Priest, 6 religious brothers, lay teacher kidnapped in Haiti in another wave of violence

PORT-AU-PRINCE, Haiti — As the wave of violence torments gang-decimated Haiti, six male religious, a lay teacher and a priest were kidnapped in two separate incidents Feb. 23 in Port-au-Prince, Haiti’s capital. The six members of the Congregation of the Brothers of the Sacred Heart were abducted on their way to the John XXIII School, which is run by the order. A teacher who was with them was also taken, the pontifical charity Aid to the Church in Need confirmed. “In view of this painful event, the John XXIII institution is closing its doors until further notice. The other institutions of the Brothers of the Sacred Heart throughout the country will continue the work of raising awareness among the new generation of the values of living together in harmony, with a view to the emergence of a new society that is more humane, more caring, and more united,” the congregation said in a statement. Only a few hours later, a priest was also kidnapped in Port-au-Prince. He was taken from his parish church, alongside some of the faithful, soon after celebrating morning Mass. Despite the tireless work of the Church, clergy and religious have not been spared the violence of armed gangs. The latest kidnappings took place five weeks after a group of six religious sisters were abducted, only to be released the following week. (OSV News)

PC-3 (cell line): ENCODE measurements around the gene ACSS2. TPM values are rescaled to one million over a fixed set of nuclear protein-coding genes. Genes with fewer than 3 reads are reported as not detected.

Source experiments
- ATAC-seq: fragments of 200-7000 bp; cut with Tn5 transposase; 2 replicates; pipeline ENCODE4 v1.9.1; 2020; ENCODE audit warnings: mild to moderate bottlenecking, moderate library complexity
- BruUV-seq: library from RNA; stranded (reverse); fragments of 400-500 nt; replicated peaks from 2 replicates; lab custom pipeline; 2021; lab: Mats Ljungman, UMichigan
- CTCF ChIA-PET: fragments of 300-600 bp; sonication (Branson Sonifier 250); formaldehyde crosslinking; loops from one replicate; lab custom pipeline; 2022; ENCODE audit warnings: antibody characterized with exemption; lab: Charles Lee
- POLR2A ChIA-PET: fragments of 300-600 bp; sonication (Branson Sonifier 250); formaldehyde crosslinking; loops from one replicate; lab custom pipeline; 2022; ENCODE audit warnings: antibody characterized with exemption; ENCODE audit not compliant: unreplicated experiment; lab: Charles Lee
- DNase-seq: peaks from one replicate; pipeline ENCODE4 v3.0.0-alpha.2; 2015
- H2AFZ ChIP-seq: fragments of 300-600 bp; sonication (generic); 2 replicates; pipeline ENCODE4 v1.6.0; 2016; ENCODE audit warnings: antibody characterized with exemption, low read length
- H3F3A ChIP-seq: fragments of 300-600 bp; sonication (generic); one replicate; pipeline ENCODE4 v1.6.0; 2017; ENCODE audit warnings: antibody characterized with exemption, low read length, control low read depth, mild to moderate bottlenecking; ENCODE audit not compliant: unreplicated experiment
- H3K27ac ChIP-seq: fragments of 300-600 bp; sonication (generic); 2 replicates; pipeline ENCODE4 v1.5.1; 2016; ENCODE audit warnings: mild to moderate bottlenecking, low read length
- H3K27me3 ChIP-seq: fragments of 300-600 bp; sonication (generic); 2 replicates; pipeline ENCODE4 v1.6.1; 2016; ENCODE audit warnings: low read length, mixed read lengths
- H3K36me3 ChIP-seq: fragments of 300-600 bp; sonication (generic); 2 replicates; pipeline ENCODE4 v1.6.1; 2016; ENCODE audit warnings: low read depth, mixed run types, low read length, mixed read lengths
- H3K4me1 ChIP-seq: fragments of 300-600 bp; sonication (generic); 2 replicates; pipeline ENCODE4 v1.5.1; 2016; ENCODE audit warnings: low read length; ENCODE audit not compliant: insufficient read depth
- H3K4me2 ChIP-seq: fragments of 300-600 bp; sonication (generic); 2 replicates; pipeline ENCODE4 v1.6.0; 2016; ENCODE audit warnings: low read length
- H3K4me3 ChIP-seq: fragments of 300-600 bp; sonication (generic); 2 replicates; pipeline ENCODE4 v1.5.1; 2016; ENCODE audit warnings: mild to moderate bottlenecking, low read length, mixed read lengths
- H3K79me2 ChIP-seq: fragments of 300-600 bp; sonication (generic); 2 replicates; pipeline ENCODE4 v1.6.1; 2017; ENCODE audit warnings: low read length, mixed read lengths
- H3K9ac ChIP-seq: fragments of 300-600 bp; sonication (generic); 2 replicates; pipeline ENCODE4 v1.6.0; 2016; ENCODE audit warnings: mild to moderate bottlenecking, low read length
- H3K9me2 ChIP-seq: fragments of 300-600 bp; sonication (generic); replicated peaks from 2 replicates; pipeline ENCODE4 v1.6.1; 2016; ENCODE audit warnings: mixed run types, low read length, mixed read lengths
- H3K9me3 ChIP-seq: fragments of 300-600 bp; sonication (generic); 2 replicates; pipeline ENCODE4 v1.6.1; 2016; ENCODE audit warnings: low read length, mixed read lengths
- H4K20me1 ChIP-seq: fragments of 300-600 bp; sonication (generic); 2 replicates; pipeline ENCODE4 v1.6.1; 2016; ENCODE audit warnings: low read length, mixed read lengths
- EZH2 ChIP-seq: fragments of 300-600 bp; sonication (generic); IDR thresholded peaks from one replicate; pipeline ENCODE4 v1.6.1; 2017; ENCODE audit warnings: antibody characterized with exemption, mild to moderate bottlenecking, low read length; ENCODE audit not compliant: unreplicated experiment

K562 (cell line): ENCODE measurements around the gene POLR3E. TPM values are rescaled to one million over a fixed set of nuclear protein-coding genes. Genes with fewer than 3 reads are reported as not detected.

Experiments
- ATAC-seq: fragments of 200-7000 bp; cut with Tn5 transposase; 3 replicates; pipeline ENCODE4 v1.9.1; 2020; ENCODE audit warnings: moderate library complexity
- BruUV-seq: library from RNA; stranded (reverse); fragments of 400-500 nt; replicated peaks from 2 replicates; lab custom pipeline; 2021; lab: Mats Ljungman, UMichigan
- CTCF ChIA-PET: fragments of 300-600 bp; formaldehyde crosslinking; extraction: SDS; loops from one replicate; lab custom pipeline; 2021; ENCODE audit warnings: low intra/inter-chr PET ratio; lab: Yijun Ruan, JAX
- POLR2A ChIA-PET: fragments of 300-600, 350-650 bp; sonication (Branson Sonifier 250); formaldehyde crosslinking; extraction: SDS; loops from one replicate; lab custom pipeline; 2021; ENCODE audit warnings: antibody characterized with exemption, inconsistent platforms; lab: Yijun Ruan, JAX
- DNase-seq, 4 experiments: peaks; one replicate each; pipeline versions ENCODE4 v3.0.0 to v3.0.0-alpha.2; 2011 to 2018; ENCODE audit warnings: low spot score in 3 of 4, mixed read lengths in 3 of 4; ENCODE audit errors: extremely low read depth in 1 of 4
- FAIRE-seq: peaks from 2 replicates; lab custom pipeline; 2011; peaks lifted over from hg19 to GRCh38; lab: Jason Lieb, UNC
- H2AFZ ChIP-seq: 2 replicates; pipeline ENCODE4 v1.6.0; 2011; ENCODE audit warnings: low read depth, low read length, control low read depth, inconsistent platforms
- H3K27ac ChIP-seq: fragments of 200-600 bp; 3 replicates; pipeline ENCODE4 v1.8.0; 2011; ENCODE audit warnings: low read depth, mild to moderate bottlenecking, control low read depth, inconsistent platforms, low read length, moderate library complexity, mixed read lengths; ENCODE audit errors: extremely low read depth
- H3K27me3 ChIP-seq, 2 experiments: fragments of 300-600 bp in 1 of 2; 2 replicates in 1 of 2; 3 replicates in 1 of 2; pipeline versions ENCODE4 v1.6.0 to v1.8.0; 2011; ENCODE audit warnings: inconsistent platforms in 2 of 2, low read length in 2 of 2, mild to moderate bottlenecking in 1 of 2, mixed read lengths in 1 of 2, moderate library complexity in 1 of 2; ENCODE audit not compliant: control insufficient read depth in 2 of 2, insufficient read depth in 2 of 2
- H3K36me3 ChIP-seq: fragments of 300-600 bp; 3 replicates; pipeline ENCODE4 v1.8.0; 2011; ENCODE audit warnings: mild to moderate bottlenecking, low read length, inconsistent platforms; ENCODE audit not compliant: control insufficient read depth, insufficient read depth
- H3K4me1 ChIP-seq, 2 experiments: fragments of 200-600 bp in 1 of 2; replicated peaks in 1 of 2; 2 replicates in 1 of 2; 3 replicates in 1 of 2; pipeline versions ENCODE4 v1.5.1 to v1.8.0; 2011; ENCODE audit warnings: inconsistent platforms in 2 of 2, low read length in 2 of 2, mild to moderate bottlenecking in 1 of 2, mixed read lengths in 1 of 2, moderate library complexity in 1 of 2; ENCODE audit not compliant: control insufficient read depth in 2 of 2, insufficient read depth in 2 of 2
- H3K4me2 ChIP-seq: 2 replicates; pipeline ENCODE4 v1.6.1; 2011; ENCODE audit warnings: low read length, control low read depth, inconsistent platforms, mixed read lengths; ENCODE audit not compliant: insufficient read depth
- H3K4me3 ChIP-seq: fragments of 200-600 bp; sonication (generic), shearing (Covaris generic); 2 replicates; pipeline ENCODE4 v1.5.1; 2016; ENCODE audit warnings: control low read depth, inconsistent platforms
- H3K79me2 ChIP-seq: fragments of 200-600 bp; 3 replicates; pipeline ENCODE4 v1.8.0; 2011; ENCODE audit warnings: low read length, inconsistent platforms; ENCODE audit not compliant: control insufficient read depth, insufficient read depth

After meeting with Masons, bishop reaffirms Catholics cannot join

VATICAN CITY — After participating in a seminar on the Catholic Church and the Freemasons, an Italian bishop reaffirmed that Catholics who belong to Masonic lodges are in a “serious state of sin” and cannot receive Communion. Bishop Antonio Staglianò, president of the Pontifical Academy of Theology, spoke to Vatican News Feb. 24 after participating in the seminar Feb. 16 with the leaders of Italy’s three main Masonic lodges, Archbishop Mario Delpini of Milan and Cardinal Francesco Coccopalmerio, retired president of the Pontifical Council for Legislative Texts. The seminar was sponsored by GRIS, an Italian Catholic research group founded in the 1980s to promote research about cults and religious sects. News that the seminar was taking place — behind closed doors — made headlines across Italy, particularly because in November the Dicastery for the Doctrine of the Faith reaffirmed Church teaching that membership in Freemasonry is incompatible with being Catholic. “Active membership in Freemasonry by a member of the faithful is forbidden because of the irreconcilability between Catholic doctrine and Freemasonry,” the doctrinal office said, pointing to the longstanding Church position, explained in detail in the office’s “Declaration on Masonic Associations” in 1983. (CNS)